There are known knowns. These are things that we know we know. There are known unknowns. That is to say, there are things that we know we don’t know. But there are also unknown unknowns. These are things that we don’t know we don’t know. Donald Rumsfeld.
This quote is a wonderful example of using words to hide meaning. At the height of the first Gulf War it was made as part of an explanation for some error on behalf of the coalition forces.
On the surface it sounds like so much spin-doctor nonsense, however, it is in fact a very profound remark and goes beyond the usual level of awareness that many of us have about the workings of our own minds.
Donald Rumsfeld should perhaps have also gone on to mention unknown knowns. This may sound daft, but there are many things that we know at a non-conscious level, and of which we are not consciously aware, that have a significant influence on both our behaviour and well being.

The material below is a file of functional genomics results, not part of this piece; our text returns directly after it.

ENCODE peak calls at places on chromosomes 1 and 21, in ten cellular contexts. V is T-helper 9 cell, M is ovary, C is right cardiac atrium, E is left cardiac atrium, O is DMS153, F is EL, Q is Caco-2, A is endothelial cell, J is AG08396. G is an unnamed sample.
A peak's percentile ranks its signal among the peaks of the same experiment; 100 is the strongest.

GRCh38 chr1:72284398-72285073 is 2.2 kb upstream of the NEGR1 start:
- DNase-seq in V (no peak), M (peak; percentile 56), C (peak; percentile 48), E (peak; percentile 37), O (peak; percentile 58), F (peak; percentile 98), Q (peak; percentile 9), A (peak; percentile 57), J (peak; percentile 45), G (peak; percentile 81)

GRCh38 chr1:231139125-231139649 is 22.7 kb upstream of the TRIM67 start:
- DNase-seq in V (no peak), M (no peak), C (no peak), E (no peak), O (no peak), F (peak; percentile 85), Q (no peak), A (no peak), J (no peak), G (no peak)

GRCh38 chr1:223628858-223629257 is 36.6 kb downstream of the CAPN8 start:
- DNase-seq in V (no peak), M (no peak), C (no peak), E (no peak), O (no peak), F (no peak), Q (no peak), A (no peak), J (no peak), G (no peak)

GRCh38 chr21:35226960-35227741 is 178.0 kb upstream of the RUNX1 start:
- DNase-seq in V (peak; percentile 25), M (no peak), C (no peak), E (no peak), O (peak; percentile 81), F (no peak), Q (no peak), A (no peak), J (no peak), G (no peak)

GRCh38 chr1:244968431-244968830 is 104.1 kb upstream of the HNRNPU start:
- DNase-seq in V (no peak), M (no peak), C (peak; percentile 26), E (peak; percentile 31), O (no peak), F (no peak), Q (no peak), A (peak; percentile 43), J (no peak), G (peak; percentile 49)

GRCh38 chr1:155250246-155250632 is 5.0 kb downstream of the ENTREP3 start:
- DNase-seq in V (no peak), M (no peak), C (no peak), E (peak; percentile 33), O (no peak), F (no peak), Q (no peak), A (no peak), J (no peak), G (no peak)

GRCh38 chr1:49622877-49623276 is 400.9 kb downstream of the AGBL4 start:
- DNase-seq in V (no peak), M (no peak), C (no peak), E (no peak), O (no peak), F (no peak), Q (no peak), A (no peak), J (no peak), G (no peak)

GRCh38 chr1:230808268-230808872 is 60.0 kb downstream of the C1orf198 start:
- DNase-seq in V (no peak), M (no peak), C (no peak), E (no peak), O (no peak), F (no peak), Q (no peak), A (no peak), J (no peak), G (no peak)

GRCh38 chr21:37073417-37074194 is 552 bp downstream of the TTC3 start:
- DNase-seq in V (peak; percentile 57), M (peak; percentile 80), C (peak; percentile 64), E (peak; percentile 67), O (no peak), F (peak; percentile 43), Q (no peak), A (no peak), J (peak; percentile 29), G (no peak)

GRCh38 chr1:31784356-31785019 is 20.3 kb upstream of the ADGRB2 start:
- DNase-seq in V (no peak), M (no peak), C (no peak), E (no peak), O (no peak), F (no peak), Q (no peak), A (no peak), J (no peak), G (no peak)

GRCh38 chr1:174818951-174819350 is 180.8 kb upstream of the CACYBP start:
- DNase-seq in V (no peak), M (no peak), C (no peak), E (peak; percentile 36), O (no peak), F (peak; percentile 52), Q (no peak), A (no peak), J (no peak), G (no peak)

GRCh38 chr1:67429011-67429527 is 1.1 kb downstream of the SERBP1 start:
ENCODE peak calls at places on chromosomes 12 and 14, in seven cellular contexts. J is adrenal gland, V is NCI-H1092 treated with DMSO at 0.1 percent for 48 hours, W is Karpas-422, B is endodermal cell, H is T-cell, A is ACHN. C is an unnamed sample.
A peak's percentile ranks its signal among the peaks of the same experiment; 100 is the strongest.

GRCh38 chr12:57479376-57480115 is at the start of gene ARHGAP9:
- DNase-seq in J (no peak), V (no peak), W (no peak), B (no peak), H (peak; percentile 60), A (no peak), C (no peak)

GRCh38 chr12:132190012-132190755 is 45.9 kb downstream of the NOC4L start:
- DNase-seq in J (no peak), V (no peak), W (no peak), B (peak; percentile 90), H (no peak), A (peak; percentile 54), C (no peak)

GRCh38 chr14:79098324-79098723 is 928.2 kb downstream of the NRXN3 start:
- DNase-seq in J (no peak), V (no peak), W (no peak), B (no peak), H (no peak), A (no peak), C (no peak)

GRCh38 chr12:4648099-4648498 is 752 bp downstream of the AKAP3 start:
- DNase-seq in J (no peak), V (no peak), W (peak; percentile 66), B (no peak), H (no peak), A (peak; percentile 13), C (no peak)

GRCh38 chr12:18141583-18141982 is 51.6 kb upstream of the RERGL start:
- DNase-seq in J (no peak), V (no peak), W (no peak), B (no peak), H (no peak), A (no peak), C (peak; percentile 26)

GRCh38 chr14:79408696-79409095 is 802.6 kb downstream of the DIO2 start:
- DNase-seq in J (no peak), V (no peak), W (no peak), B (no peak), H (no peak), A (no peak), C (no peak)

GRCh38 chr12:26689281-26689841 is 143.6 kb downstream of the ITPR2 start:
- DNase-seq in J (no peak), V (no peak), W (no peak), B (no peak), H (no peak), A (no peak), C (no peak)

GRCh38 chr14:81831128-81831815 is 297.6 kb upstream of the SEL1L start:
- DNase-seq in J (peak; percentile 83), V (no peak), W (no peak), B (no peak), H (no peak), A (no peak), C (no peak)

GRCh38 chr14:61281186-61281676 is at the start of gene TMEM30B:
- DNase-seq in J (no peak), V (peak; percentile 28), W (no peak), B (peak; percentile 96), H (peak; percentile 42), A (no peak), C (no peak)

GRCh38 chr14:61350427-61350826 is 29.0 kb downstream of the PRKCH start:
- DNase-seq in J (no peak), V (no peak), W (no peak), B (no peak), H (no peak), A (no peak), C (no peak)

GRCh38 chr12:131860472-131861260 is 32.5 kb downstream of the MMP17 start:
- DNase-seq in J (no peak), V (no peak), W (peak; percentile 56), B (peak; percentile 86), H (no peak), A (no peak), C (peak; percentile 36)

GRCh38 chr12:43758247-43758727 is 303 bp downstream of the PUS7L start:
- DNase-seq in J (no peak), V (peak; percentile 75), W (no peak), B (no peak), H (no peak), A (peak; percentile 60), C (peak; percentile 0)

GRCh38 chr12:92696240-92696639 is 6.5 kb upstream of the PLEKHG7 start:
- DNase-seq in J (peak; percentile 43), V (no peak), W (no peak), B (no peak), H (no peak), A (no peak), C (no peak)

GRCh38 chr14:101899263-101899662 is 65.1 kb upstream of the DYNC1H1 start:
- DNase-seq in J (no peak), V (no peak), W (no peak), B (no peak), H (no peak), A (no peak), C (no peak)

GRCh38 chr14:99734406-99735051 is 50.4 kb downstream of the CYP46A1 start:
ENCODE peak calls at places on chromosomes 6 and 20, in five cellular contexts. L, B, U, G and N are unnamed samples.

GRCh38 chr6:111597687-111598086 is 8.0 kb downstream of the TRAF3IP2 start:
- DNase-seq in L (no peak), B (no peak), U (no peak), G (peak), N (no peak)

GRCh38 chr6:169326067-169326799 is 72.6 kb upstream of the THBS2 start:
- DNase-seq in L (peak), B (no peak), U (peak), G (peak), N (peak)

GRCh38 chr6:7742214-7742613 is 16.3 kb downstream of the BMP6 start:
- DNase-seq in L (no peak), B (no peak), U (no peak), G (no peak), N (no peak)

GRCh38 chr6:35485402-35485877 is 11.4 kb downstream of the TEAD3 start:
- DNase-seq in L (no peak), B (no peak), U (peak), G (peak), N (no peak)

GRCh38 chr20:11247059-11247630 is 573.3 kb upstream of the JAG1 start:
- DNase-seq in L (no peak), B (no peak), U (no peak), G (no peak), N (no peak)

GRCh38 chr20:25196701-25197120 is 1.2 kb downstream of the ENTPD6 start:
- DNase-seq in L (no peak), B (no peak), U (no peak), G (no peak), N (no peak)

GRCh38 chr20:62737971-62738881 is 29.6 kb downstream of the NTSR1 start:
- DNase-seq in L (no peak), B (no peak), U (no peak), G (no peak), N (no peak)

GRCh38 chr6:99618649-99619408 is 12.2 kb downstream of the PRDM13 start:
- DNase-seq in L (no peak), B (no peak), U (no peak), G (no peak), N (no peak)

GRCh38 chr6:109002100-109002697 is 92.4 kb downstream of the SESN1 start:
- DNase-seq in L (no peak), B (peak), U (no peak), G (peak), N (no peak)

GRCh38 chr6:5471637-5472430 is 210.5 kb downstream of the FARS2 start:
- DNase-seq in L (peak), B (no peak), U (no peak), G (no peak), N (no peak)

These are the things we have programmed our brains to do without always allowing them into awareness. They are the subroutines that help us to react rapidly, but not always wisely, to events that occur in both in our internal and external worlds.